A real life use-case for generics in Go: API for client-side pagination

Let’s say we have a RESTful API for a general ledger, with the endpoints, that return a paginated collection of resources:

  1. GET /accounts, retrieves a list of accounts, filtered and sorted by some query parameters;
  2. GET /accounts/:uuid/transactions, retrieves a list of transactions for account;
  3. GET /postings, retrieves a list of postings stored in the ledger.

The actual structure and the response body are the implementation details, and aren’t important here.

With Go 1.18 we may spec out the methods for a API client for this API as corresponding ListSomething methods, that return a generic type Pager[T any]:

type LedgerAPIClient struct {
    // unexported fields
}

func (*LedgerAPIClient) ListAccounts(···) *Pager[Account]

func (*LedgerAPIClient) ListAccountTransactions(···) *Pager[Transaction]

func (*LedgerAPIClient) ListPostings(···) *Pager[Posting]

The API of the generic type Pager[T any] can look as following:

// PagerDone is a sentinel error, which pager's NextPage and PrevPage methods return,
// when there aren't any more pages to iterate over.
var PagerDone = errors.New("no more pages to iterate")

type Pager[T any] struct {
    // unexported fields
}

// NextPage retrieves the next page in the collection of T.
// It returns PagerDone error after it reaches the last page.
func (*Pager[T]) NextPage() ([]T, error)

// PrevPage retrieves the previous page in the collection of T.
// It returns PagerDone error after it reaches the first page.
func (*Pager[T]) PrevPage() ([]T, error)

type PageInfo struct {
    Token   string
    HasNext bool
    HasPrev bool
}

// PageInfo returns a metadata about the current page.
func (*Pager[T]) PageInfo() PageInfo

Under the hood, the Pager[T] type implements an iterator, that keeps the state with the current page, and calls the API endpoints, via a backref to its API client, to retrieve the list with the next or previous page. The actual implementation may look as shown in this example gist.

In order to traverse through the collection of the resources, the users of our LedgerAPIClient call the List method of the relevant API resource, and iterate through the returned pager, until the latter is exhausted, or the user is satisfied with the results at hands:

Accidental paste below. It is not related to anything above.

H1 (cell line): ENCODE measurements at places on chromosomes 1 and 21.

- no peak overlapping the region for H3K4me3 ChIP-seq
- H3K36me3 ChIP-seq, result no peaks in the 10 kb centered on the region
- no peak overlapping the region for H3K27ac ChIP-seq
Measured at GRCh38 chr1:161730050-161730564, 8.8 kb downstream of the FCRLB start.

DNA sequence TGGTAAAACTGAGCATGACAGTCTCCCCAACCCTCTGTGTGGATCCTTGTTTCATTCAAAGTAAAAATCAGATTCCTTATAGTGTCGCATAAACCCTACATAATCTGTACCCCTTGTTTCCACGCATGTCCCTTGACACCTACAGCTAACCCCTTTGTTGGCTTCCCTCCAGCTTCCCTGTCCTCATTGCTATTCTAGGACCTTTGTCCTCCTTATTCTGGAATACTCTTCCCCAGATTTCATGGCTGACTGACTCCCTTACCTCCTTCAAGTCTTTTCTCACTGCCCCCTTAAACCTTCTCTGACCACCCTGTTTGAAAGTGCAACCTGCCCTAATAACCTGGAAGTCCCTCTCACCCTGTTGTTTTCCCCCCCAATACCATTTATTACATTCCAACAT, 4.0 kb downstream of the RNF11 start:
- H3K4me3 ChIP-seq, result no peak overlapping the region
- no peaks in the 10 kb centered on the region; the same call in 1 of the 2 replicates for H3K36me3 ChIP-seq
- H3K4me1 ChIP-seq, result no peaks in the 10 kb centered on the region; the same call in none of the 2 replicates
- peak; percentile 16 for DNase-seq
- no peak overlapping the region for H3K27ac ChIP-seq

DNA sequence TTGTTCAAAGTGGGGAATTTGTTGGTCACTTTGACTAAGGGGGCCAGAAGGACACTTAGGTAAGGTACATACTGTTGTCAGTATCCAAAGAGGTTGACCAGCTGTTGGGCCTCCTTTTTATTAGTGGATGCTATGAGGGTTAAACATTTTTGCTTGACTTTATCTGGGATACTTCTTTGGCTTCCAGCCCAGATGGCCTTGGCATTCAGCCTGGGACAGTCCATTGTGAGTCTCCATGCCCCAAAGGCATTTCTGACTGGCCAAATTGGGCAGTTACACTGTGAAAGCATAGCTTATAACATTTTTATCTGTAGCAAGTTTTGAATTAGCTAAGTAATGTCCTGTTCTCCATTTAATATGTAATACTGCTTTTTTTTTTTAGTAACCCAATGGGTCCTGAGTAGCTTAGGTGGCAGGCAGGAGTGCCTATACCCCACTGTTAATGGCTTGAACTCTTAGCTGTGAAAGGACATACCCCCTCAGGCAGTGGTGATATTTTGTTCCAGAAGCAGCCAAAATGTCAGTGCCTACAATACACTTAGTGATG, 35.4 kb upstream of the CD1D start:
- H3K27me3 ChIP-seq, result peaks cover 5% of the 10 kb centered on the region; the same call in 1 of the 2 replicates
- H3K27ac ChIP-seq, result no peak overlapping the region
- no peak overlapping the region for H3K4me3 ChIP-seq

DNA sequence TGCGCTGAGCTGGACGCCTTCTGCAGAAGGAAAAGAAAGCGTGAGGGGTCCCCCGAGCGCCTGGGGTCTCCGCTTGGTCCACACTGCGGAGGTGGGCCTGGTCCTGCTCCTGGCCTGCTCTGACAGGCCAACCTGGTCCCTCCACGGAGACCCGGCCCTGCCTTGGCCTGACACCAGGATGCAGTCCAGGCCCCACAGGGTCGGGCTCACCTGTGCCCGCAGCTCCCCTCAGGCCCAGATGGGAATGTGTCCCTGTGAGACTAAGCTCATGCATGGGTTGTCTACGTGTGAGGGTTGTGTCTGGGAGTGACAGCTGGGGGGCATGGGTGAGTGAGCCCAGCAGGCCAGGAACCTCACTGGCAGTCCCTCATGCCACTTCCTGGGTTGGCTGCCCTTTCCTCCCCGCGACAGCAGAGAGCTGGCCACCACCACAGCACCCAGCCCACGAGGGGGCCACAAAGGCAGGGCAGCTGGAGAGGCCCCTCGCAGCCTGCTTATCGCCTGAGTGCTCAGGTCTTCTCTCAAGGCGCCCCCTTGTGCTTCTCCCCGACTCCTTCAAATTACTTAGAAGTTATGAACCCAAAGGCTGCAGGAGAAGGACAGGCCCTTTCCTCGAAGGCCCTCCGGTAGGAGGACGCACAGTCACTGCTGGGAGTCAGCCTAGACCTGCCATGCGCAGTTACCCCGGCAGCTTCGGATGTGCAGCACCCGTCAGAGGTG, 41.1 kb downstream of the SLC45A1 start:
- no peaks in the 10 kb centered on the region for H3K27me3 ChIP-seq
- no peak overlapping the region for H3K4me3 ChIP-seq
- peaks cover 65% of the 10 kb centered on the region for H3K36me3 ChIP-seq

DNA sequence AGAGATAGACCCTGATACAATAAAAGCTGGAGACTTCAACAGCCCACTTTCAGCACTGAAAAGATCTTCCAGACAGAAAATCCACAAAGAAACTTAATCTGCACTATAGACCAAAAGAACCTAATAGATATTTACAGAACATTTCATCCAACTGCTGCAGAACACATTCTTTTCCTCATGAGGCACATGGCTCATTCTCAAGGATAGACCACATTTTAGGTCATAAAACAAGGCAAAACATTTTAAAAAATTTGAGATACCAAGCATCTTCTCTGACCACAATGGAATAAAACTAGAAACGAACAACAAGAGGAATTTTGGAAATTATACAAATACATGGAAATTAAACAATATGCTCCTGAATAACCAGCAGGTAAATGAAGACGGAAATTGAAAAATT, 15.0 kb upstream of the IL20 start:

c := api.NewLedgerAPIClient()

pager := c.ListAccounts(ctx, input)
for {
    accs, err := pager.NextPage()
    if errors.Is(err, api.PagerDone) {
        break
    }
    if err != nil { ··· }

    for _, acc := range accs {
        // do something with this page's list of accounts
    }
}

Let’s say, for a certain use-case it’s more convenient to work with the collection as if it wasn’t a paginated list of resources, but as if it was a continuous stream of individual recourses.

What is nice about this implementation is that the generic type Pager[T] implements a generic interface:

type pageIterator[T any] interface {
    NextPage() ([]T, error)
}

We can implement a helper, that accepts a pageIterator[T any] interface, and using its NextPage() method, the helper scans through the whole collection, returning its items one by one. Generics allow implementing this helper once, and it will work with any type of resource in our API client, and provide a strongly typed API to a user to work with:

type PageScanner[T any] struct {
    Pager pageIterator[T]
    // a buffer of items yet to be conumed by the user
    list []T
}

// Next returns next item from the underlying pager.
// After all items of the current page are consumed, PageScanner moves to the next page.
func (s *PageScanner[T any]) Next() (item T, err error) {
    for len(s.list) == 0 {
        s.list, err = s.Pager.NextPage()
        if err != nil {
            return item, err
        }
    }

    item = s.list[0]
    s.list = s.list[1:]

    return item, nil
}

That’s how the user will apply that to their code:

c := api.NewLedgerAPIClient()

pager := c.ListAccountTransactions(ctx, input)

// (caveat) it seems that, in Go 1.18 the compiler can't figure out the underlying type
// of the pager's list, so we have to specify the type explicitely, when create PageScanner[T]
scanner := &api.PageScaner[Transaction]{
    Pager: pager,
}
for {
    trx, err := scanner.Next()
    if errors.Is(err, api.PagerDone) {
        break
    }
    if err != nil { ··· }

    // do something with an individual transaction
}

What was your experience with the generics in Go so far? Let’s discuss this note on Hacker News and Reddit, or share your thoughts with me on Twitter.

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